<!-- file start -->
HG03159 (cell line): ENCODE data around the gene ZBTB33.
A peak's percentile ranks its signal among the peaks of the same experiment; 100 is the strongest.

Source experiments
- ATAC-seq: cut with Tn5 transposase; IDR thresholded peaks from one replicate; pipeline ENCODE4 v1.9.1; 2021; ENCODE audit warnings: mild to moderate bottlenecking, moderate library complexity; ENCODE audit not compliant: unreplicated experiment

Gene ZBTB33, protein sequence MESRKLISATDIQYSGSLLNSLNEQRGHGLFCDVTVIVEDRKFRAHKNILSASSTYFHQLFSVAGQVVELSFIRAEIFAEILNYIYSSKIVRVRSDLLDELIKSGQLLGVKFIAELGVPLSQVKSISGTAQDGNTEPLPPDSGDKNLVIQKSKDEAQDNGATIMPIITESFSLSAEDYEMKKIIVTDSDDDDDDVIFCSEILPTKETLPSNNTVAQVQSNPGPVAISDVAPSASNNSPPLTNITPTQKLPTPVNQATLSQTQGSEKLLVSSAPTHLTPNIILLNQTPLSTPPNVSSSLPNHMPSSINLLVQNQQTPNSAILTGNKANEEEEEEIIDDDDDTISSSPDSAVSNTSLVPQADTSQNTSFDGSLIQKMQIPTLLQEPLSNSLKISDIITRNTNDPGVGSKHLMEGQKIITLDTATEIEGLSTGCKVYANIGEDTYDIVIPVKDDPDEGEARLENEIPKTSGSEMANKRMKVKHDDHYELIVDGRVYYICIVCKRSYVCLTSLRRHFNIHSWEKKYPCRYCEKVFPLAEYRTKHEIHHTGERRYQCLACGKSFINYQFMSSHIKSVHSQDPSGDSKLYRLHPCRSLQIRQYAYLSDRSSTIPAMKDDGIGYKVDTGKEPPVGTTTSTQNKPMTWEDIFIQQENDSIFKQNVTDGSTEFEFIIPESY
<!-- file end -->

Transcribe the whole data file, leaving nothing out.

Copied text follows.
HG03159 (cell line): ENCODE data around the gene ZBTB33.
A peak's percentile ranks its signal among the peaks of the same experiment; 100 is the strongest.

Source experiments
- ATAC-seq: cut with Tn5 transposase; IDR thresholded peaks from one replicate; pipeline ENCODE4 v1.9.1; 2021; ENCODE audit warnings: mild to moderate bottlenecking, moderate library complexity; ENCODE audit not compliant: unreplicated experiment

Gene ZBTB33, protein sequence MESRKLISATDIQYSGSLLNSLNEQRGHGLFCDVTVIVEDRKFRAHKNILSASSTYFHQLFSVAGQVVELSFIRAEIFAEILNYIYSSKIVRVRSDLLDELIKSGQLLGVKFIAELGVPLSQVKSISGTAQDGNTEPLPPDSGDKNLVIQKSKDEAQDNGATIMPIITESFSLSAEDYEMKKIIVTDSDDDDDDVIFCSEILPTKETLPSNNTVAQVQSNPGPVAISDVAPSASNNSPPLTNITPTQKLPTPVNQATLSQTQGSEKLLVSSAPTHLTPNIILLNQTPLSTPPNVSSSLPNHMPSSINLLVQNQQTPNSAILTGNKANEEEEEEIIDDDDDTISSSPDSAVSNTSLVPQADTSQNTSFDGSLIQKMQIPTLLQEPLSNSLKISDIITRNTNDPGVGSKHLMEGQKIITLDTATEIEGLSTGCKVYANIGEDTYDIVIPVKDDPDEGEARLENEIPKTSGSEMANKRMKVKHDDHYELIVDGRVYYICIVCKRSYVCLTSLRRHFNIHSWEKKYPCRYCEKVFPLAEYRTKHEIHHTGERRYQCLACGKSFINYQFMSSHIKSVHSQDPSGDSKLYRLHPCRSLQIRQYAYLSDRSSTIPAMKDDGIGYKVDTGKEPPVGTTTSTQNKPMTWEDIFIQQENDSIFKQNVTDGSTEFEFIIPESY